It’s no secret that while glass-lined equipment has its fair share of advantages, making it a superior material of construction for many processes, it also requires a little extra TLC due to the unique properties associated with glass lining. But did you know that most damage caused in glass-lined equipment is preventable? Through instructional training, adhering to operational guidelines, and following a disciplined maintenance routine, you can ensure that your equipment maintains its integrity and performance.
There are four main categories of failure modes that can occur in glass-lined equipment: mechanical, thermal, electrical, and chemical. These issues, however, can be eliminated or drastically reduced through the identification of the various types of glass failure and by asserting the best practices to avoid them.
The following information has been extracted from Materials Technology Institute's Repair and Damage Assessment for Glass-Lined Equipment, written by Sal Falcone and Bert Moniz. (More information about this book can be found on MTI’s website) These important points serve as an excellent resource for plant managers, maintenance engineers, and any other personnel who works in close contact with glass-lined equipment and systems. In this first of two posts, we’ll discuss the best practices for preventing mechanical and thermal damage.
Bad practice: Allowing a hard object heavier than 1 pound to fall from greater than 9 inches can cause glass damage.
- Padding the floor and agitator blades when working inside equipment.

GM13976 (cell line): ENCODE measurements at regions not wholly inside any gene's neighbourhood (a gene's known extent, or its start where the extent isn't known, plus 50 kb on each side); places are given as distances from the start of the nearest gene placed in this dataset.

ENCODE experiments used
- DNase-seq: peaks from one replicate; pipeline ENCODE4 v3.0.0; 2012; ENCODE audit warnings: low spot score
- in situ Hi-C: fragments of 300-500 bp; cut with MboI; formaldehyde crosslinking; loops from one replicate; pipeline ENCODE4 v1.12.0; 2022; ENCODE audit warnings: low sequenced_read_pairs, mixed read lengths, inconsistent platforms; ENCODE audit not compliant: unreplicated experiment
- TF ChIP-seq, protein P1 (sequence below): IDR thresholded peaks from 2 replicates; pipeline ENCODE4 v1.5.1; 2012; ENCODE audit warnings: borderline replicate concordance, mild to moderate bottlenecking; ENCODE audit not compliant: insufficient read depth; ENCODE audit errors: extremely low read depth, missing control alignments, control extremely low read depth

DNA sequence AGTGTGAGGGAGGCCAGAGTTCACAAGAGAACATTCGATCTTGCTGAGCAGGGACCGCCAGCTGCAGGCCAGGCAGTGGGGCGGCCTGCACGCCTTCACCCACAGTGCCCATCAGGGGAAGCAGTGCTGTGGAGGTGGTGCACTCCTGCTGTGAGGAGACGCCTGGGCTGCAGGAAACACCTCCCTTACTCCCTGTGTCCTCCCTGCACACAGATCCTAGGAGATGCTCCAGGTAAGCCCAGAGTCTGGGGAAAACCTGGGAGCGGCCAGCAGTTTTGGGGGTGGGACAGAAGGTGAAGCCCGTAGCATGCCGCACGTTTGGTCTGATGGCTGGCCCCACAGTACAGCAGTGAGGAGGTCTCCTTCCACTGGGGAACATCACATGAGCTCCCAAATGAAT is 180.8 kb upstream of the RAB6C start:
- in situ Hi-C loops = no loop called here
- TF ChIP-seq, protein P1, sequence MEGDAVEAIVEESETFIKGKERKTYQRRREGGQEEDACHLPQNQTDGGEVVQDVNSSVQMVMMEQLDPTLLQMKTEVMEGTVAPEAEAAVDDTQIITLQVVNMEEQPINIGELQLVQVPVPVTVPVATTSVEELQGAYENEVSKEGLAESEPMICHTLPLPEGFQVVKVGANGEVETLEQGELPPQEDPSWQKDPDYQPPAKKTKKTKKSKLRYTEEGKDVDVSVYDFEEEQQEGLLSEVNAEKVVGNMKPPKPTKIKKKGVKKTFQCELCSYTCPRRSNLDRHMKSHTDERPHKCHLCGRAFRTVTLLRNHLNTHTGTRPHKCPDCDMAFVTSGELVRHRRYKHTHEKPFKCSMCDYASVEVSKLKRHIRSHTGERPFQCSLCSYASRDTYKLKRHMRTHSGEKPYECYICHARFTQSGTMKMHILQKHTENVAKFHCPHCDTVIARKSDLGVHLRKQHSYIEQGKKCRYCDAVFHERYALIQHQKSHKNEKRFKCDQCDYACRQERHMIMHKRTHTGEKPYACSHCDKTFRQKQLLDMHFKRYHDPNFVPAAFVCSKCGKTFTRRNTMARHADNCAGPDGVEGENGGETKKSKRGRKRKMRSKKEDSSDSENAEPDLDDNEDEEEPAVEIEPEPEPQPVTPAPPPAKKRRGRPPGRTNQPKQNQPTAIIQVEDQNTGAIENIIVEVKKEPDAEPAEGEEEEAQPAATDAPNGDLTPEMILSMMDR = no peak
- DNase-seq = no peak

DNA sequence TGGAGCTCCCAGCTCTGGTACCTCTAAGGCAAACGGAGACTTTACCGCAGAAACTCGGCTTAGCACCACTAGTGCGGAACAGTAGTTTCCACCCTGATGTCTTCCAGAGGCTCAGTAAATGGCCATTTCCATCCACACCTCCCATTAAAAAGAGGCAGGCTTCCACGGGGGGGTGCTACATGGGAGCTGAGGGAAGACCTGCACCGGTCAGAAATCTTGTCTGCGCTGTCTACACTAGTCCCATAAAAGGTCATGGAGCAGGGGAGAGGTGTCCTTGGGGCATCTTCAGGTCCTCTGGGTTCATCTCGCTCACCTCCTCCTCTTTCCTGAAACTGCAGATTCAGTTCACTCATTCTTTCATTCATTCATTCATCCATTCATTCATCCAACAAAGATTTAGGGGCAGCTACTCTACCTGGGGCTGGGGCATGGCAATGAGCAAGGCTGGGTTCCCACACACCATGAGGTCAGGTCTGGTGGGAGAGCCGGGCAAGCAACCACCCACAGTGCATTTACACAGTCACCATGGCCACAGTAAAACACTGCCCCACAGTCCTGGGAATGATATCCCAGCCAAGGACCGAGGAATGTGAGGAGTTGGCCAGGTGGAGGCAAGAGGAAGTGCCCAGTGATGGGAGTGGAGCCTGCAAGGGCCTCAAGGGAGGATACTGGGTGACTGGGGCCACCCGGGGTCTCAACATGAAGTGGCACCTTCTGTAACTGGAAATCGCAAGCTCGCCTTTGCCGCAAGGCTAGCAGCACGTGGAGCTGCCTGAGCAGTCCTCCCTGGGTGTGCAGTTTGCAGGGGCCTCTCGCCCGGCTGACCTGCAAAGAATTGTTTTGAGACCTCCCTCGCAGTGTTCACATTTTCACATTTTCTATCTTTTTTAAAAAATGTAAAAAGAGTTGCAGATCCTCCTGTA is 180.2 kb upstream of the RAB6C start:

- All covering open manways and nozzles during maintenance work when not in use.
Bad practice: Allowing workers to strike the outside of glass-lined vessel, leading to internal damage
- Training people not to be “bell ringers” near glass-lined equipment!
- Avoiding glass-lined vessels brushing or striking anything during rigging.
- Ensuring glass-lined equipment is clearly labeled.
Bad Practice: Impinging water pressures at greater than 2000 psi at a hose nozzle distance less than 12 in., which may cause glass damage.
- Using a filter to remove particulate matter from the water.
- Moving the water lance continuously to minimize focusing the jet in one spot.
- Protecting the manway from accidental lance contact by means of a PTFE liner.
- Avoiding water jet contact with repair areas such as plugs and patches.
Bad Practice: Allowing glass contact by solids harder than glass, which will cause general abrasion or local scratching.
- Evaluating slurries for their abrasive effect before use.
- Following strict housekeeping rules when entering and working inside glass-lined vessels
Bad practice: Collapsing bubble locally generate impact forces on glass surfaces
- If cavitation can be heard (usually a buzzing sound), adjust sparging and reduce agitator speed until the sound disappears.
- Avoiding low boiling point compounds of process fluids to be in solution.
- Operating at higher pressure.
- Using sparkers with small holes directed away from vessel sidewalls
- For condensable vapor additions, incorporating a small amount of noncondensible vapor such as nitrogen to prevent bubble collapse.
Bad Practice: Allowing glass to be crushed under excessive local compression
- Avoiding the practice of prying against a glass surface with a screw driver or other device.
- Using a flange spreader to separate flanges.
- Applying zero bending load on nozzles by supporting connected piping.
- Supporting excessive hanging weight on the bottom outlet nozzle.
- Using an approved line blinding method.
- Using approved gaskets and torque procedure.
Bad practice: Allowing glass-lined nozzles to experience bending moments greater than 100 ft-lb per inch of nozzle diameter may cause cracks in the glass.
- Ensuring piping connected to glass vessels does not result in stresses and moments on the nozzle by using stress analysis and proper alignment.
- Supporting piping and components attached to all nozzles.
- Having a short section of piping connected directly to the vessel flange, breaking the line one flange away from the Bessel first of all, and connecting the short pipe to the vessel first when reinstalling.